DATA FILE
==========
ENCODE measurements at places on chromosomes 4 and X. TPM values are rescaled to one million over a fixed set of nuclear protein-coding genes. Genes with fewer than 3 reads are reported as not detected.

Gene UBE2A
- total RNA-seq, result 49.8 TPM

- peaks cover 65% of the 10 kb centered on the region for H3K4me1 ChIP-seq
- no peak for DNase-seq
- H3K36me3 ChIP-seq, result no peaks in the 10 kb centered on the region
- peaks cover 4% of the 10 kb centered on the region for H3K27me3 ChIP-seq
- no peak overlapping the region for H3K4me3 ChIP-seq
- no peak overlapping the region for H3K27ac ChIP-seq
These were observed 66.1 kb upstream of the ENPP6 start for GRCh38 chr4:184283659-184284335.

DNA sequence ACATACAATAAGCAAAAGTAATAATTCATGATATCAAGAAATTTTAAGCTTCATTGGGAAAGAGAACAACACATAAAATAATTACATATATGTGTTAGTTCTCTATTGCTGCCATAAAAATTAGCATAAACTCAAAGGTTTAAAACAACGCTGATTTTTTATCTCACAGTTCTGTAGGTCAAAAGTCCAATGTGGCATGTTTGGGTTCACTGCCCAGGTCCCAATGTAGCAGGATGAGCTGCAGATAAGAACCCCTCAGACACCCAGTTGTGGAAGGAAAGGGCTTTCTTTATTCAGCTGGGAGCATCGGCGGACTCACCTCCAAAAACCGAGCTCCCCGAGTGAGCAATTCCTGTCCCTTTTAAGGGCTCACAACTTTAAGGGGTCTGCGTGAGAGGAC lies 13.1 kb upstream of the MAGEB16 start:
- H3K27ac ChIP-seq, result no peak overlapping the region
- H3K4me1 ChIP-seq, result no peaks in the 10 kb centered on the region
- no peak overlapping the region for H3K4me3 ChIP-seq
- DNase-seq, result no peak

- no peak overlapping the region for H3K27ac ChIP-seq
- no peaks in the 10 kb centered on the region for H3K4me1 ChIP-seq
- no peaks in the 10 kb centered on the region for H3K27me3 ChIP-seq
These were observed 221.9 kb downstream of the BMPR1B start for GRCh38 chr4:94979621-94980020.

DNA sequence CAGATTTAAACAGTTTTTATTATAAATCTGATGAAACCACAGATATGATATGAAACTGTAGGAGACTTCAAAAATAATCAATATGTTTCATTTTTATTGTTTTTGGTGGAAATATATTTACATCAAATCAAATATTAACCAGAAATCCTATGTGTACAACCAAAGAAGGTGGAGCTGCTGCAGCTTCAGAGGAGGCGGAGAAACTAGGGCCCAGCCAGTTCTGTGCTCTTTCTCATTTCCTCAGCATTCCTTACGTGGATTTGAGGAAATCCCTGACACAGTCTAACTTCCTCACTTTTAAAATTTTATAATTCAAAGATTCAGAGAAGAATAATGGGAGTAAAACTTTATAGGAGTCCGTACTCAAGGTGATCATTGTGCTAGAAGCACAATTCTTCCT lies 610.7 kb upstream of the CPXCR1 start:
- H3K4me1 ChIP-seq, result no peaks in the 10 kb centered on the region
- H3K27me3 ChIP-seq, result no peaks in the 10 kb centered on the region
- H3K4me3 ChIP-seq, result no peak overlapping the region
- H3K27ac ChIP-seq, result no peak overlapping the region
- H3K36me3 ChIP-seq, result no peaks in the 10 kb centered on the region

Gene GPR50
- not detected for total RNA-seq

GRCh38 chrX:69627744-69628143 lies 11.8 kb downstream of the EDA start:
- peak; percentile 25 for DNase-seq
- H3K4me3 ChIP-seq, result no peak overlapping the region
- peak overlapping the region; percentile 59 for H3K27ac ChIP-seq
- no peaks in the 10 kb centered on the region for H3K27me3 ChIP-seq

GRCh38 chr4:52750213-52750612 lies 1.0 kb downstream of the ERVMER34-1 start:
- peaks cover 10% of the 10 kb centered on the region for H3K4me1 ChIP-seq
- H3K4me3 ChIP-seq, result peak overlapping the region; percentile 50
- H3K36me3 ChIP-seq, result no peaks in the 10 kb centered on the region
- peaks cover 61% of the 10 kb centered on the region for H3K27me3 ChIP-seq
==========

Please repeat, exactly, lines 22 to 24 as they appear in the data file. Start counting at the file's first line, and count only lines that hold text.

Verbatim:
- H3K27me3 ChIP-seq, result no peaks in the 10 kb centered on the region
- H3K4me3 ChIP-seq, result no peak overlapping the region
- H3K27ac ChIP-seq, result no peak overlapping the region